Va. Democrats Threaten to Boycott Historic State Event over Trump Invite

July 23, 2019

by Thomas Valentine


Virginia Governor Ralph Northam has invited President Donald Trump and Speaker of the House Nancy Pelosi to a commemoration of the 400thanniversary of the first meeting of representative government in the United States. Northam’s fellow Democrats are now threatening to boycott the event.

On July 30, 1619, the Virginia General Assembly convened for the first time in Jamestown. The Virginia Company, a private company with a royal charter, had appointed Sir George Yeardley as governor of the 12-year-old colony with instructions to bring together a legislative body to create “just Laws for the happy guiding” of the people. The first session had 22 members and enacted eight laws. The Jamestown colony eventually evolved into the colony of Virginia and then the Commonwealth of Virginia, and the General Assembly continued to meet, making it the oldest continuously operating legislative body in the New World.

Last August, Northam invited both Trump and Pelosi to a 400th anniversary celebration on July 30, 2019. The letter to Trump said, “Your presence and remarks on this important anniversary would be most appropriate. By lending your voice and insights, you would continue a tradition that has brought numerous prior Presidents and world leaders, including Her Majesty, Queen Elizabeth II, to Jamestown to reflect on the significance of the place and its major milestones.” Pelosi received a similar letter.

Pelosi declined the invitation within the last two weeks, citing a schedule conflict, but the White House has signaled that Trump may be able to attend. Though the invitation was sent almost a year ago, Virginia Democrats have erupted in outrage over the prospect that the president of the freest country in the world might attend the celebration of its first legislative body.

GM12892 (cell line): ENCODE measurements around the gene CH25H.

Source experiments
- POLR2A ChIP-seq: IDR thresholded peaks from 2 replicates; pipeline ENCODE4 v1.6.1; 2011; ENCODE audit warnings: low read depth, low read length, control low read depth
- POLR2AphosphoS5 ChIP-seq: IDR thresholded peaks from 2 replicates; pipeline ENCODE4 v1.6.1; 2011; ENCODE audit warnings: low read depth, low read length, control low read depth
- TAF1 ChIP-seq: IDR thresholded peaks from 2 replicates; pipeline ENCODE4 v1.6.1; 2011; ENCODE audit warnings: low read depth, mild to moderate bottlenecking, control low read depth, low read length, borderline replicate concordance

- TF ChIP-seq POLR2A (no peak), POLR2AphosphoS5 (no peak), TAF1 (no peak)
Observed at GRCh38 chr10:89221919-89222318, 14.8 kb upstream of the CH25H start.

Former Virginia Gov. Terry McAuliffe joined in, saying, “Racists and white nationalists have no place in the Commonwealth of Virginia,” insinuating that Trump is himself a racist or white nationalist.

Senate Majority Leader Tommy Norment, a Republican, called the Democrats’ response “disappointing” and “embarrassing,” noting that President Theodore Roosevelt (a Republican) attended the celebration of the 300th anniversary of the founding of Jamestown in 1907 and President George W. Bush (also a Republican) attended the 400th anniversary of the same in 2007. “Sharing the views of the leader holding an elected office is not a prerequisite for showing respect for the office,” Norment said.

House Majority Leader Todd Gilbert took the opportunity to take a shot at Virginia Democrats, who were embroiled this year in a firestorm over a Northam’s racially-tinged appearances in a resurfaced medical school yearbook. Most Virginia Democrats demanded Northam’s resignation and distanced themselves from him in the wake of the controversy, though many of them have accepted campaign contributions from him in the last few months. “No Democrat has refused to attend the commemoration with Northam, despite insisting there’s no room for racism at this commemoration,” Gilbert said.

The White House still has not confirmed whether Trump will actually attend the event.

Photo credit: Gage Skidmore


Thomas Valentine is a columnist for TheNationalPulse.com.

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